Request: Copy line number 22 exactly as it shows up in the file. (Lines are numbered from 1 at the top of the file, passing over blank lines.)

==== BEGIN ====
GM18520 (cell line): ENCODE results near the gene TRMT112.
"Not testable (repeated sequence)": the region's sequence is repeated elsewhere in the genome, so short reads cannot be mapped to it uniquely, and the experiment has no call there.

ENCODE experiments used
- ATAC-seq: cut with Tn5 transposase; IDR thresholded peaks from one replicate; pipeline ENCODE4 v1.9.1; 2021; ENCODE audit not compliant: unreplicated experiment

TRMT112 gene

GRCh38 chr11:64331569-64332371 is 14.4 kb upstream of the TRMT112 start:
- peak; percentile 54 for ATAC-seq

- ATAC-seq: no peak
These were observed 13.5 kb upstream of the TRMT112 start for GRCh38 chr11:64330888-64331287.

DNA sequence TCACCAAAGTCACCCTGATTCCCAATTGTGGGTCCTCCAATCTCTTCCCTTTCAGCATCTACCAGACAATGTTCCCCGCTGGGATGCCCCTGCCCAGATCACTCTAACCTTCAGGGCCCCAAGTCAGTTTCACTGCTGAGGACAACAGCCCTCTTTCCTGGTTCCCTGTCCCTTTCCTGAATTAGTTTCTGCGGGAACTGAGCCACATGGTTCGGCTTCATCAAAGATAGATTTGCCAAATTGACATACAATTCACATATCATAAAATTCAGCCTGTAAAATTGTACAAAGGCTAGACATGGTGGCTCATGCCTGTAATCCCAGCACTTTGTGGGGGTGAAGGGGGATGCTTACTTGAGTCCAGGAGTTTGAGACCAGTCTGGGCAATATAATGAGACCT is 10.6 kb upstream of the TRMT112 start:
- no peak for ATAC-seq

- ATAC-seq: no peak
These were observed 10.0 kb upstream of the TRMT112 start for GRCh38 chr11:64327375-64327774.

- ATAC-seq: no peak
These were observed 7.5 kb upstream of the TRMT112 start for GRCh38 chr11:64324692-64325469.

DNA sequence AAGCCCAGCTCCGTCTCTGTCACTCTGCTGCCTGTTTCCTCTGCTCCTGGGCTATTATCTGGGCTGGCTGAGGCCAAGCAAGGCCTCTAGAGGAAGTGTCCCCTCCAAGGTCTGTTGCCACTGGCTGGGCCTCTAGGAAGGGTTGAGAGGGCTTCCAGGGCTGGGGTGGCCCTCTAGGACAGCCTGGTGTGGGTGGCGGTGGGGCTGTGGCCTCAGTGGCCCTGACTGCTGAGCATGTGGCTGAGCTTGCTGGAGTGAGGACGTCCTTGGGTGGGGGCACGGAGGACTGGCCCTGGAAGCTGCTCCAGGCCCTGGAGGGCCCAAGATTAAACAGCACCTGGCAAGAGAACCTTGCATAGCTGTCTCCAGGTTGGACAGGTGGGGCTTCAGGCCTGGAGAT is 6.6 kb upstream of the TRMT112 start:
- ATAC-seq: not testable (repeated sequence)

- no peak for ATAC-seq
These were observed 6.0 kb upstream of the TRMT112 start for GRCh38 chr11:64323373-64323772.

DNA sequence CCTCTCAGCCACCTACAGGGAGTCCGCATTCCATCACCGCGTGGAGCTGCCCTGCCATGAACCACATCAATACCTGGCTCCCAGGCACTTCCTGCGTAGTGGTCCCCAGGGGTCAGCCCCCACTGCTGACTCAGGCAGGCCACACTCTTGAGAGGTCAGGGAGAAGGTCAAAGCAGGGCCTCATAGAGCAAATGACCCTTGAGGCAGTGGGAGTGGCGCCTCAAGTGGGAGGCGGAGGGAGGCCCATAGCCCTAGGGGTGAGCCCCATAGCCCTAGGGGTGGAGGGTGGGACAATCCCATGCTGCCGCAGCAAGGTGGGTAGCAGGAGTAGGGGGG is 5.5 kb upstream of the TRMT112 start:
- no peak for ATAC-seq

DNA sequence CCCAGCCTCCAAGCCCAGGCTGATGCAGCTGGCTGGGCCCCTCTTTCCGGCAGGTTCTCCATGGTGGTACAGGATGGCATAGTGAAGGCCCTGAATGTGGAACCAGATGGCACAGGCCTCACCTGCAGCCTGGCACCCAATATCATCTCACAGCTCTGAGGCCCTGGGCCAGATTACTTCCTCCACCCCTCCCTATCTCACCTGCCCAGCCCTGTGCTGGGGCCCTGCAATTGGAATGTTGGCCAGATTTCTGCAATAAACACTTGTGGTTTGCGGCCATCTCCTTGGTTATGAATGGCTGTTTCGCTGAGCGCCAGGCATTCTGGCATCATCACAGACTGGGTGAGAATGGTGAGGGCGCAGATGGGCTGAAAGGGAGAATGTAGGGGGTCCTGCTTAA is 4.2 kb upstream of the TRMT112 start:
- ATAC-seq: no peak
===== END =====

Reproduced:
DNA sequence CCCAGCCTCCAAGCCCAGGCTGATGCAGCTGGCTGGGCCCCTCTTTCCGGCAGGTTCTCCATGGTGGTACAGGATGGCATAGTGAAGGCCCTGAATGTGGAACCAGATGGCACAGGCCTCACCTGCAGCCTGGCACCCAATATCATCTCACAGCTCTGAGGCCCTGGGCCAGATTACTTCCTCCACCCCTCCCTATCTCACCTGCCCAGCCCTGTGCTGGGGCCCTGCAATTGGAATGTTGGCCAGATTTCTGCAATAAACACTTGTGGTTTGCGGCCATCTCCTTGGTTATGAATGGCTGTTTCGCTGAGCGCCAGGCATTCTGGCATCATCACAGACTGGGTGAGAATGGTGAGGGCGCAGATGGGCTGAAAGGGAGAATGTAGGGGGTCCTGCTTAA is 4.2 kb upstream of the TRMT112 start: